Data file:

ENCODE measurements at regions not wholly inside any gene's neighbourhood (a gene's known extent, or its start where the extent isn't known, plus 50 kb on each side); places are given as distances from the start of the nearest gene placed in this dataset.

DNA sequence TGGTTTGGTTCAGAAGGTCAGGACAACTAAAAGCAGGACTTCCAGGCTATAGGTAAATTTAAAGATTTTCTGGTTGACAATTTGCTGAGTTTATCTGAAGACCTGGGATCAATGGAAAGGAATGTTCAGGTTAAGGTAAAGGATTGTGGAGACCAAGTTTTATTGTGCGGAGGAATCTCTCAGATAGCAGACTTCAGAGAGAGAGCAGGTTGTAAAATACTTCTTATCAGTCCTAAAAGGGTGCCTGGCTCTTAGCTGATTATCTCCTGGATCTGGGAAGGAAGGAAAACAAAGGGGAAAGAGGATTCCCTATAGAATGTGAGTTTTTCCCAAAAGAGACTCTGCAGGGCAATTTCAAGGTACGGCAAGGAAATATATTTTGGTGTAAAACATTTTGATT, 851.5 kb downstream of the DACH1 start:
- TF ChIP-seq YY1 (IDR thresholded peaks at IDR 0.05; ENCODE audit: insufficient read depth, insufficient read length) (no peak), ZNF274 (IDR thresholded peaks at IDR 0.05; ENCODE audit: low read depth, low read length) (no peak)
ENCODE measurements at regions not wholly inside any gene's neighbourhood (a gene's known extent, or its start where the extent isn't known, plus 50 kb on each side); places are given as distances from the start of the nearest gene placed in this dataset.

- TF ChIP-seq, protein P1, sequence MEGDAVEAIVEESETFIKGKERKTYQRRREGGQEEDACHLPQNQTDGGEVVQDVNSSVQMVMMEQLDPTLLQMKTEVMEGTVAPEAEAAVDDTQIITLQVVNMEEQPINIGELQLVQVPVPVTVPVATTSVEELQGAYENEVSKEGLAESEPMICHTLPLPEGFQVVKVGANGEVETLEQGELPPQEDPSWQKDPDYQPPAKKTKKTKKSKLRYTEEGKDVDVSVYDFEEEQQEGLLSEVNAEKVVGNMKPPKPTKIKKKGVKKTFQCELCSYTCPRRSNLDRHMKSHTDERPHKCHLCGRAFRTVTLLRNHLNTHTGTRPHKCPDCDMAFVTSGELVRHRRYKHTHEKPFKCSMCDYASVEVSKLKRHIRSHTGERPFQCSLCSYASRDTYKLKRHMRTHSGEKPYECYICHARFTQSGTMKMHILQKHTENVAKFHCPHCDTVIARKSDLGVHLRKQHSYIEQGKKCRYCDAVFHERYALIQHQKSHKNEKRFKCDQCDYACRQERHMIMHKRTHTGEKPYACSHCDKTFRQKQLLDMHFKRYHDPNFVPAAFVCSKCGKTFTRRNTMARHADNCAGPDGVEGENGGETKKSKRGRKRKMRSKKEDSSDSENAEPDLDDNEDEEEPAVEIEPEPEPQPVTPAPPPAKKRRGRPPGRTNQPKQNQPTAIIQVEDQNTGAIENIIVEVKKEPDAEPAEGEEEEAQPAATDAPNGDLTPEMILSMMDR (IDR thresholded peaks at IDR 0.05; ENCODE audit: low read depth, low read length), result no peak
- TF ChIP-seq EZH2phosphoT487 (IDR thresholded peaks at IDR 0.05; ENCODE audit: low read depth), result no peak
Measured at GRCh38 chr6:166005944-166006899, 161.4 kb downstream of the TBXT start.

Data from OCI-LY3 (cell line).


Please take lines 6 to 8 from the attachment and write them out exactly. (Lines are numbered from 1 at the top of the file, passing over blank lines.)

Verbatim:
- TF ChIP-seq EZH2phosphoT487 (IDR thresholded peaks at IDR 0.05; ENCODE audit: low read depth), result no peak
Measured at GRCh38 chr6:166005944-166006899, 161.4 kb downstream of the TBXT start.

Data from OCI-LY3 (cell line).